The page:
Malignant mesothelioma (cancer of the mesothelium) is a disease in which cells of the mesothelium become abnormal and divide without control or order. It is a rare form of cancer that most frequently arises from the cells lining the sacs of the chest (the pleura) or the abdomen (the peritoneum). Malignant mesothelioma is closely linked to exposure to asbestos - a natural fiber that was once used in manufacturing a wide variety of industrial and household products. Workers involved in asbestos mining, milling and manufacturing are at the greatest risk for developing malignant mesothelioma. Also at high risk are shipyard workers, workers in the heating and construction industries, and other tradespeople. Family members and others living with asbestos workers have an increased risk of developing malignant mesothelioma, and possibly other asbestos related diseases as well. Cases of malignant mesothelioma have even included people whose only exposure was breathing the air through ventilation systems.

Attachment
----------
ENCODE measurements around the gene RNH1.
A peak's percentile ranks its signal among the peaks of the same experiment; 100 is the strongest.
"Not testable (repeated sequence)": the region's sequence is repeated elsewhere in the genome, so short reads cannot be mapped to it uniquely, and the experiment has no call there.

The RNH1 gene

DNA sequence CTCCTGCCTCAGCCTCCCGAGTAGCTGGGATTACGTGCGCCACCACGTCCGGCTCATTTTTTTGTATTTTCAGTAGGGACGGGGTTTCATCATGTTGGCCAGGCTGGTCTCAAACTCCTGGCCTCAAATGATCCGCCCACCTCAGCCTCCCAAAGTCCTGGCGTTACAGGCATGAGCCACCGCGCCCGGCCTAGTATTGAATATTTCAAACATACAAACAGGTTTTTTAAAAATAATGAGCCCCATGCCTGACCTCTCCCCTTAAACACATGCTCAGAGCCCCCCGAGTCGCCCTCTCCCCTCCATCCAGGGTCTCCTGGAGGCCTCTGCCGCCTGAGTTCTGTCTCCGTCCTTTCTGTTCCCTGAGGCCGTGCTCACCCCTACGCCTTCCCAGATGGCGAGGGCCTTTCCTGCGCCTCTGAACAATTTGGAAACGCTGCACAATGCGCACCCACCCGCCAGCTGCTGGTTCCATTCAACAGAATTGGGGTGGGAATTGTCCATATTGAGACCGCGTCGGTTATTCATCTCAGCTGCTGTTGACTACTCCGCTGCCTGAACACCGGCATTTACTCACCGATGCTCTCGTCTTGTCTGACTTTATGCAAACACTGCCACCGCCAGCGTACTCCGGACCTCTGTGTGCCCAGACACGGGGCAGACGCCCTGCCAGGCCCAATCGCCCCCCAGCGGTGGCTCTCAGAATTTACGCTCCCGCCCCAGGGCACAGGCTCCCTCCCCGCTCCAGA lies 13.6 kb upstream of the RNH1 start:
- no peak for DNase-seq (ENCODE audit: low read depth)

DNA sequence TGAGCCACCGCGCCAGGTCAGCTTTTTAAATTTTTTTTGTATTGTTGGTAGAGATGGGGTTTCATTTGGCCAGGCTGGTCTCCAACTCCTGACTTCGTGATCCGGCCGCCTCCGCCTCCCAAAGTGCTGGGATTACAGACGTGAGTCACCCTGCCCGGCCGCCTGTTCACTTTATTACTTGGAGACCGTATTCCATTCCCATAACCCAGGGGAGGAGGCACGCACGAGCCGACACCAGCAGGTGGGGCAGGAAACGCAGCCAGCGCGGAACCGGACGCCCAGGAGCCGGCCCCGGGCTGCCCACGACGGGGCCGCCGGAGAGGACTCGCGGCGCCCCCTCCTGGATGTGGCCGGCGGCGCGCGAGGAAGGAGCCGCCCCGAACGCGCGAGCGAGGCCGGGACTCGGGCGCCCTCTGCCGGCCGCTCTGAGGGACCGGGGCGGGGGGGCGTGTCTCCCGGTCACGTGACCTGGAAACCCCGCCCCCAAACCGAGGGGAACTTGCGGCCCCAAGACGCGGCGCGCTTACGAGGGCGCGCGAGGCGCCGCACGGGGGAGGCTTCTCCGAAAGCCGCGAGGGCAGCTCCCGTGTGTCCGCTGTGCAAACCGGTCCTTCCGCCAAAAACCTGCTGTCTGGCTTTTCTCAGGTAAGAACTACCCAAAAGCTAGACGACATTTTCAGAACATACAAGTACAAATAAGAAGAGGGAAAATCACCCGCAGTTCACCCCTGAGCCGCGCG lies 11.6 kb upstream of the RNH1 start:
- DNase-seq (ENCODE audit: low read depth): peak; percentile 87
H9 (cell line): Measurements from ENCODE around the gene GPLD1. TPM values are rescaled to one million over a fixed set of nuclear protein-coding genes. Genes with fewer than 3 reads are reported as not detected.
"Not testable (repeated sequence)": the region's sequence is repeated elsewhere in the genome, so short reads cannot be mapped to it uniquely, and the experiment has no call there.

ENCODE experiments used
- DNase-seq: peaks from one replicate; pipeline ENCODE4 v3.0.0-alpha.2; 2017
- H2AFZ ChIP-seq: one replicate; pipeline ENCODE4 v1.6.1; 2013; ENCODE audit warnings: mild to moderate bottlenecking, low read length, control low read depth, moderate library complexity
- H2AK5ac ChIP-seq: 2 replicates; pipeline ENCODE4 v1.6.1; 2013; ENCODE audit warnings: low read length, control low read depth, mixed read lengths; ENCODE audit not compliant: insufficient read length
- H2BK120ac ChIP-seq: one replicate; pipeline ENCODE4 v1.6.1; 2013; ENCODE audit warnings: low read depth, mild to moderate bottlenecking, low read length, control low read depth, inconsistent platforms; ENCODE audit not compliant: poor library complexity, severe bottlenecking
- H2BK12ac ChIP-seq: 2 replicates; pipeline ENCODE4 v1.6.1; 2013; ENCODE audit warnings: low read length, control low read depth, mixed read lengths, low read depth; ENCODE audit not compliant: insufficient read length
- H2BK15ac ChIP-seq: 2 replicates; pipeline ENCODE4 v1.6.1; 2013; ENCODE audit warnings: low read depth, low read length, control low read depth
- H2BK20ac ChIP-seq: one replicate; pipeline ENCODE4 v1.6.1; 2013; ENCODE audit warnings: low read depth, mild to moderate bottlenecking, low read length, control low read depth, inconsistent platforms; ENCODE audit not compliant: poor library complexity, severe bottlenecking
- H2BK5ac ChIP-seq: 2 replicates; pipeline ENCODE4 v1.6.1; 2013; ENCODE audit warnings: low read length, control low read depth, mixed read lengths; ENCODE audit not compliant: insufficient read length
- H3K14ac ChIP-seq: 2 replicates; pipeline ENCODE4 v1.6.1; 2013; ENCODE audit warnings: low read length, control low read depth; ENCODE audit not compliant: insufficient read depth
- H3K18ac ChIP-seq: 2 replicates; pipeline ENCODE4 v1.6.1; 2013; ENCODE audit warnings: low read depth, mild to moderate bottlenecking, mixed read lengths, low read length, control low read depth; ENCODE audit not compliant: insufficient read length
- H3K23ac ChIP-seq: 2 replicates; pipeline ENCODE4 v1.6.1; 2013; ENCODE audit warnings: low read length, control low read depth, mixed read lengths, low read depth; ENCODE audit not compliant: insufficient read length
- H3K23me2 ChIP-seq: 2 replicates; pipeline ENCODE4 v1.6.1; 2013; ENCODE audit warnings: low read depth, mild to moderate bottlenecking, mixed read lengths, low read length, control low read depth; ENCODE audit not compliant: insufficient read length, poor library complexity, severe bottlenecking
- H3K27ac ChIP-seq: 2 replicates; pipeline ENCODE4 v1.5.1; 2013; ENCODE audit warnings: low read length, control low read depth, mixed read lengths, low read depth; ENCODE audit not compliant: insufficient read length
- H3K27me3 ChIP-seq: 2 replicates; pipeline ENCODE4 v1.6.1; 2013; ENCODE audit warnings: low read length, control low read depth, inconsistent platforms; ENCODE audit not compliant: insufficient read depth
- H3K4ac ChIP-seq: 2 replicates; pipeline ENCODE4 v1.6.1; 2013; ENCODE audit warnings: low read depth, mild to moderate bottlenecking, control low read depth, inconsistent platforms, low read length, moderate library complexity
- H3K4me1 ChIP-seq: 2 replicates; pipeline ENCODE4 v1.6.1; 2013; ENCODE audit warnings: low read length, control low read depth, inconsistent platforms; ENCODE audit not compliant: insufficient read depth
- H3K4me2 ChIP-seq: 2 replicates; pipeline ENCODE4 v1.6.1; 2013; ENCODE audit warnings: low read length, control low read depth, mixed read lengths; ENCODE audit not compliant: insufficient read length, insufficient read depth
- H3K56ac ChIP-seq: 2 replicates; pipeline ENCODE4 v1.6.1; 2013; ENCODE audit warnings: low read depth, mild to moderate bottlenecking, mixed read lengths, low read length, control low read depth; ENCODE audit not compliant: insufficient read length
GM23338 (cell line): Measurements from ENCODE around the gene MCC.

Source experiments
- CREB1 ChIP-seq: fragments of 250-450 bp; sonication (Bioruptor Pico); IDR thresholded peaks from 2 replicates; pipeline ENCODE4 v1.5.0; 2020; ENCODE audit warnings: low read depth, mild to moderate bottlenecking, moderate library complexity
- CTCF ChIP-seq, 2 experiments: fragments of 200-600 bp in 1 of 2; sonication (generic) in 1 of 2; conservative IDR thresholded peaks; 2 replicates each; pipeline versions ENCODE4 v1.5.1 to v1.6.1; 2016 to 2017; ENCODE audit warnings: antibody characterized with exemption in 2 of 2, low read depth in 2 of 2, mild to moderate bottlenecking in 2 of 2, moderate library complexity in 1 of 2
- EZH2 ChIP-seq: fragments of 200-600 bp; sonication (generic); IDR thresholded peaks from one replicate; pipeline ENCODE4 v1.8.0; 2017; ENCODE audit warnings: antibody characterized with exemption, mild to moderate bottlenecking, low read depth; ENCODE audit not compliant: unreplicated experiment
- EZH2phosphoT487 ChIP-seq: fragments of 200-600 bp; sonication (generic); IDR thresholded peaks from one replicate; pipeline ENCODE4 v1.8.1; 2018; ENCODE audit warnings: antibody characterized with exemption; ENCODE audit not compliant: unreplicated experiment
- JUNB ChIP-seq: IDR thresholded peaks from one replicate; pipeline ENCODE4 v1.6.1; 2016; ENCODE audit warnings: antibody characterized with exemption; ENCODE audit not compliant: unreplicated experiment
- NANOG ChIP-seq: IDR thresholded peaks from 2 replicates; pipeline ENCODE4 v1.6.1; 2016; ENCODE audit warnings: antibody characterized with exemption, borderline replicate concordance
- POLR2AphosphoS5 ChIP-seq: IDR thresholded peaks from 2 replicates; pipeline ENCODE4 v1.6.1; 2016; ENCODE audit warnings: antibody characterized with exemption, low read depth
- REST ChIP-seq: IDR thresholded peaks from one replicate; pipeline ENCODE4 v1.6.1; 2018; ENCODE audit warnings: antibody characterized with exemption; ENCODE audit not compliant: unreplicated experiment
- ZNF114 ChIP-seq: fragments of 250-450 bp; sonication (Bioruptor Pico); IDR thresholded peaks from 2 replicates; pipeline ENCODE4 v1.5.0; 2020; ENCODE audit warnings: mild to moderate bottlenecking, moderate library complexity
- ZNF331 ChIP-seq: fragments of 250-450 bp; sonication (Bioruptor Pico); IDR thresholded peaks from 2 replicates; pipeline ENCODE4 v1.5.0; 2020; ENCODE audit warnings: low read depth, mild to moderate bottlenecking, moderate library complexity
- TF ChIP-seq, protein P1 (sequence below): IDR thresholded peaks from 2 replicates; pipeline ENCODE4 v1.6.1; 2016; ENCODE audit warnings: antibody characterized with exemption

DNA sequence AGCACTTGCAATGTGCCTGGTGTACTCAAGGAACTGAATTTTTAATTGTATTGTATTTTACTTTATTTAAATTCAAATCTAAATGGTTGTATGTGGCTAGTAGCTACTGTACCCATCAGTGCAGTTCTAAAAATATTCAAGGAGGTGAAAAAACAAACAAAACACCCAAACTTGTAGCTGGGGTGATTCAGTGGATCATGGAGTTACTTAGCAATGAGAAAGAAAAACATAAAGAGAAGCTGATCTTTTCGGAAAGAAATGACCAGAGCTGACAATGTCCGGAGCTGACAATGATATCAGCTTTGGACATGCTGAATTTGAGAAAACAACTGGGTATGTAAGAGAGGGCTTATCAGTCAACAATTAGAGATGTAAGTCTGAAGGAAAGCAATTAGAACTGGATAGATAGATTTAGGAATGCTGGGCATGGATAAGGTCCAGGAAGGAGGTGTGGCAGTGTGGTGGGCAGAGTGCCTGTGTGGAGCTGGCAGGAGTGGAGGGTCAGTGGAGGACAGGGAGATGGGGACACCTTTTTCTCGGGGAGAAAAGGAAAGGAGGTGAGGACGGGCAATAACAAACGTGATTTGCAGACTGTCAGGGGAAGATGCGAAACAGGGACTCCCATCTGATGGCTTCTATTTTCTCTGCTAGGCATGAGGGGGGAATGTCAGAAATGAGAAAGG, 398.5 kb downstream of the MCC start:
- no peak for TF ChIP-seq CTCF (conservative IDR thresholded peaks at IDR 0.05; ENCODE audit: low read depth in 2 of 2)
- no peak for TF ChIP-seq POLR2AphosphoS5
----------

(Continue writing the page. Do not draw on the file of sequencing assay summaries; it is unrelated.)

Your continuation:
Although reported incidence rates have increased in the past 20 years, malignant mesothelioma is still a relatively rare cancer. Between 1973 and 1984, there has been a threefold increase in the diagnosis of pleural mesothelioma in Caucasian males. From 1980 to the late 1990s, the death rate from malignant mesothelioma in the
The average age of diagnosis of malignant mesothelioma is 60. The average survival time varies from to 18 months, and death is usually due to infection or respiratory failure from the progression of the mesothelioma.
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